A study published in 2013 in the University of Cambridge journal 'Disaster Medicine and Public Health Preparedness' establishes the level of effectiveness of household textiles as a protective barrier against a bacterium (Bacillus atrophaeus) of between 0.93 and 1.25 microns and a virus (Bacteriophage MS) of 0.023 microns. The most effective type of cloth (see table) is the surgical mask, followed by the filter of hoover bags and kitchen towels.

Is it relevant how long we wear the mask? Neither the Ministry of Health nor the World Health Organisation refer to the number of hours it is advisable to wear a mask in order for it to maintain its effectiveness or not. In this sense, we see that this depends on the qualities of the mask and the use or exposure we have to covid-19.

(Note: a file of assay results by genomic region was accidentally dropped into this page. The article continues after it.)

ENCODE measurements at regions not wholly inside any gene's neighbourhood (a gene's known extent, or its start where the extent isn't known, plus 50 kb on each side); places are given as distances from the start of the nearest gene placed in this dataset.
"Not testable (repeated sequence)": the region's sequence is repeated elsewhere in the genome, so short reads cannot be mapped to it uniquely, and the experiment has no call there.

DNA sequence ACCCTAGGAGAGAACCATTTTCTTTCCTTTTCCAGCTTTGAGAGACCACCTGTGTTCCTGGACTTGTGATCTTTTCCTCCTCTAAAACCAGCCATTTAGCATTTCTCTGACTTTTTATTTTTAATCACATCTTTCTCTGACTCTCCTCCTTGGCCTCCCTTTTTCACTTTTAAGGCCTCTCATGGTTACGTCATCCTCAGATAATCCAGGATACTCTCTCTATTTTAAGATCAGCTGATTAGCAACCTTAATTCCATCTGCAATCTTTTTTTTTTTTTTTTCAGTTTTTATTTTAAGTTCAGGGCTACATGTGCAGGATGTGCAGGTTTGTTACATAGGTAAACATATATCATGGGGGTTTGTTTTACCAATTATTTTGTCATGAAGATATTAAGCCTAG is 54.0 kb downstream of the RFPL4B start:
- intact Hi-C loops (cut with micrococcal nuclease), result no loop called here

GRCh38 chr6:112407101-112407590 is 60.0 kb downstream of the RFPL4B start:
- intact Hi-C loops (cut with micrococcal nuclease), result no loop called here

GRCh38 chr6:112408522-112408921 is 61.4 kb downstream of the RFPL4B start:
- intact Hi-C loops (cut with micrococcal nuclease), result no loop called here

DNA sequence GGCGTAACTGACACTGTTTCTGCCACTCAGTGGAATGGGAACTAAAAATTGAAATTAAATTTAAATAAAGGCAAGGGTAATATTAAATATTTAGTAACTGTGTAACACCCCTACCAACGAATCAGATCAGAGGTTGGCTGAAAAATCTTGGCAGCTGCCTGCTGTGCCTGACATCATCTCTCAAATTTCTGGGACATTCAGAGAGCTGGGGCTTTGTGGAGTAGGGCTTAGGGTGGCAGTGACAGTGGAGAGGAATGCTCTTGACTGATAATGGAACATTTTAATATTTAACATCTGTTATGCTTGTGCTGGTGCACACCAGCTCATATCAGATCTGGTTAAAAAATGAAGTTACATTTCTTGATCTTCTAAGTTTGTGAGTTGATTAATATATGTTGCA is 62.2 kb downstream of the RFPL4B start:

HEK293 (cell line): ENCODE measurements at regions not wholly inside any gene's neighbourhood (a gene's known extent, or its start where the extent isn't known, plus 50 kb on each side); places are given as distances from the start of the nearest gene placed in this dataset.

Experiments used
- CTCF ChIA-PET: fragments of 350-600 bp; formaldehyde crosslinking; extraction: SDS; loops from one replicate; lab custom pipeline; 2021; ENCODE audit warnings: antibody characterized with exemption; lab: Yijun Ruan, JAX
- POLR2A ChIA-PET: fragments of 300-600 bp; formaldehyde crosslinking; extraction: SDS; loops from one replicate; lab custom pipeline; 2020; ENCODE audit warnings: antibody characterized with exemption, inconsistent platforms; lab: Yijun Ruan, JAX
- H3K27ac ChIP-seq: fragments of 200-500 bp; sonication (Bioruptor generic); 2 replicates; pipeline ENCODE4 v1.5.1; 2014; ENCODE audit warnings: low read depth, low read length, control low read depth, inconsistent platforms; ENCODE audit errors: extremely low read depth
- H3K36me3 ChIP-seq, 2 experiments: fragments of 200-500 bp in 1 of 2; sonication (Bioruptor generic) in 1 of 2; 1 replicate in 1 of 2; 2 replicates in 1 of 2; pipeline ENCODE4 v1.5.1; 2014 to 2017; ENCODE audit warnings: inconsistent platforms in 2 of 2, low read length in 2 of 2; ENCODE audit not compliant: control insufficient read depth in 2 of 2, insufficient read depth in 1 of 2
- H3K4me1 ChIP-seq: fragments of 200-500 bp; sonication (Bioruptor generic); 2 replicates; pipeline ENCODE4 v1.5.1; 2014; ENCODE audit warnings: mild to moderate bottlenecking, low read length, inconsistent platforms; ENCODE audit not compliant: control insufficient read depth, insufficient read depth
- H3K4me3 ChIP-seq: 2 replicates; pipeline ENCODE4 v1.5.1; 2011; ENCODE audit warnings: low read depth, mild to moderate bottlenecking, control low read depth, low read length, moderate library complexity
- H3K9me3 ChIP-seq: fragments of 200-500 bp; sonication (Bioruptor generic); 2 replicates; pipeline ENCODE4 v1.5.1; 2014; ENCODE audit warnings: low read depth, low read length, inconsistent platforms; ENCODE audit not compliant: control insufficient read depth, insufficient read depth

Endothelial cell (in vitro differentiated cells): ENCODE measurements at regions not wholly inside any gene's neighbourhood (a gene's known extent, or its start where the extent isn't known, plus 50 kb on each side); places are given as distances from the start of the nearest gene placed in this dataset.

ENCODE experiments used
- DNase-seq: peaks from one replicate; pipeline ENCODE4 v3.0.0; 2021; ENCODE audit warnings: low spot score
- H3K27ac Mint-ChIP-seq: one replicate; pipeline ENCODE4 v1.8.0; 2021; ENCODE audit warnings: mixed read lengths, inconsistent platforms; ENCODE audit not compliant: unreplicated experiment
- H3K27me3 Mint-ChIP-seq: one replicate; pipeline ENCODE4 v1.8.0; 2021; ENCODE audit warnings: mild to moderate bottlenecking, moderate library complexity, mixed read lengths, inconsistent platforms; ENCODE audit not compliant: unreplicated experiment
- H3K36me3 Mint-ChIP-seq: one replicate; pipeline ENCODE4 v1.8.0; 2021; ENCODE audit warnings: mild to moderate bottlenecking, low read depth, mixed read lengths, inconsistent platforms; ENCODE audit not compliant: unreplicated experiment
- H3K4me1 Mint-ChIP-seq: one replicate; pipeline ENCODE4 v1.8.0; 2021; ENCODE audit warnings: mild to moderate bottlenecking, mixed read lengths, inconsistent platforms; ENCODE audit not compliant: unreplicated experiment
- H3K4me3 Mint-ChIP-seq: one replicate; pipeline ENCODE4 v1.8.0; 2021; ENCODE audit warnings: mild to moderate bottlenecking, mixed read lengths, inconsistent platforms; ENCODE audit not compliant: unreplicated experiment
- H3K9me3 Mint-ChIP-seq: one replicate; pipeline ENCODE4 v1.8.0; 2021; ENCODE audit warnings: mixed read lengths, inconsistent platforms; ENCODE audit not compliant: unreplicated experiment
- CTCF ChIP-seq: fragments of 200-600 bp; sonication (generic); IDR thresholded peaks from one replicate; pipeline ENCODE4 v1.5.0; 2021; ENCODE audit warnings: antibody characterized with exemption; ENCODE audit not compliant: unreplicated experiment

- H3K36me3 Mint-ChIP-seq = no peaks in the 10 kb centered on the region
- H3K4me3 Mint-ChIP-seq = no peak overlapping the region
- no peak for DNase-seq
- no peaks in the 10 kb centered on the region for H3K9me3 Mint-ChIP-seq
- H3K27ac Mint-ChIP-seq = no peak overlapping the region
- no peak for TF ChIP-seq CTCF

It is important to follow the hygiene instructions for mask use and general hygiene measures.

The indications of the Ministry of Health for the correct use of the mask are:

  • Wash your hands before applying the mask.
  • The mask should cover the nose, mouth and chin.
  • Avoid touching the mask while wearing it.
  • If the mask is not reusable, discard it when wet and in any case after use.
  • Do not touch the front of the mask when removing it, do it from the back and wash your hands when you have removed it.

On the other hand, it is important to know that the mask DOES NOT REPLACE any other hygiene and infection prevention measures recommended by health authorities.

Mariano Bueno

Dr. Mariano Bueno and his team